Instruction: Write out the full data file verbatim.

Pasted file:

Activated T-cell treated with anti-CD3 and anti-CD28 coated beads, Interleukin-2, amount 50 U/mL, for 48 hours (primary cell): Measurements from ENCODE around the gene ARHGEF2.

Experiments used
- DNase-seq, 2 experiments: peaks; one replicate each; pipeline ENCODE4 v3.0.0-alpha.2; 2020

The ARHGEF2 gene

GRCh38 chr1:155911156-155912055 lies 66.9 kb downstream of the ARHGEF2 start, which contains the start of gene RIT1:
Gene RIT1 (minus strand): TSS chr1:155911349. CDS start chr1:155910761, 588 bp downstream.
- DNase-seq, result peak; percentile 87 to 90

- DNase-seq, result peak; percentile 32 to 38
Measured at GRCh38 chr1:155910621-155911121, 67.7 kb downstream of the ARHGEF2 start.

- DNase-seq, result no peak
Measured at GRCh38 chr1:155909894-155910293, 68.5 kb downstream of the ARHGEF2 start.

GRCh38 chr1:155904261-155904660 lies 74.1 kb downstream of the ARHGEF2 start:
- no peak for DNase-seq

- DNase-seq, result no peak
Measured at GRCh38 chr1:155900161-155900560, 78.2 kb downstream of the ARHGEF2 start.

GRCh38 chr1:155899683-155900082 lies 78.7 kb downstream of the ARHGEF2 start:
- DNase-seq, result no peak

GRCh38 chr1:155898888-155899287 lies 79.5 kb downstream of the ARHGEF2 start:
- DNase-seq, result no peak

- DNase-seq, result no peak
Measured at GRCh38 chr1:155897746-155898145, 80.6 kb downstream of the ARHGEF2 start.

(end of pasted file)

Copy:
Activated T-cell treated with anti-CD3 and anti-CD28 coated beads, Interleukin-2, amount 50 U/mL, for 48 hours (primary cell): Measurements from ENCODE around the gene ARHGEF2.

Experiments used
- DNase-seq, 2 experiments: peaks; one replicate each; pipeline ENCODE4 v3.0.0-alpha.2; 2020

The ARHGEF2 gene

GRCh38 chr1:155911156-155912055 lies 66.9 kb downstream of the ARHGEF2 start, which contains the start of gene RIT1:
Gene RIT1 (minus strand): TSS chr1:155911349. CDS start chr1:155910761, 588 bp downstream.
- DNase-seq, result peak; percentile 87 to 90

- DNase-seq, result peak; percentile 32 to 38
Measured at GRCh38 chr1:155910621-155911121, 67.7 kb downstream of the ARHGEF2 start.

- DNase-seq, result no peak
Measured at GRCh38 chr1:155909894-155910293, 68.5 kb downstream of the ARHGEF2 start.

GRCh38 chr1:155904261-155904660 lies 74.1 kb downstream of the ARHGEF2 start:
- no peak for DNase-seq

- DNase-seq, result no peak
Measured at GRCh38 chr1:155900161-155900560, 78.2 kb downstream of the ARHGEF2 start.

GRCh38 chr1:155899683-155900082 lies 78.7 kb downstream of the ARHGEF2 start:
- DNase-seq, result no peak

GRCh38 chr1:155898888-155899287 lies 79.5 kb downstream of the ARHGEF2 start:
- DNase-seq, result no peak

- DNase-seq, result no peak
Measured at GRCh38 chr1:155897746-155898145, 80.6 kb downstream of the ARHGEF2 start.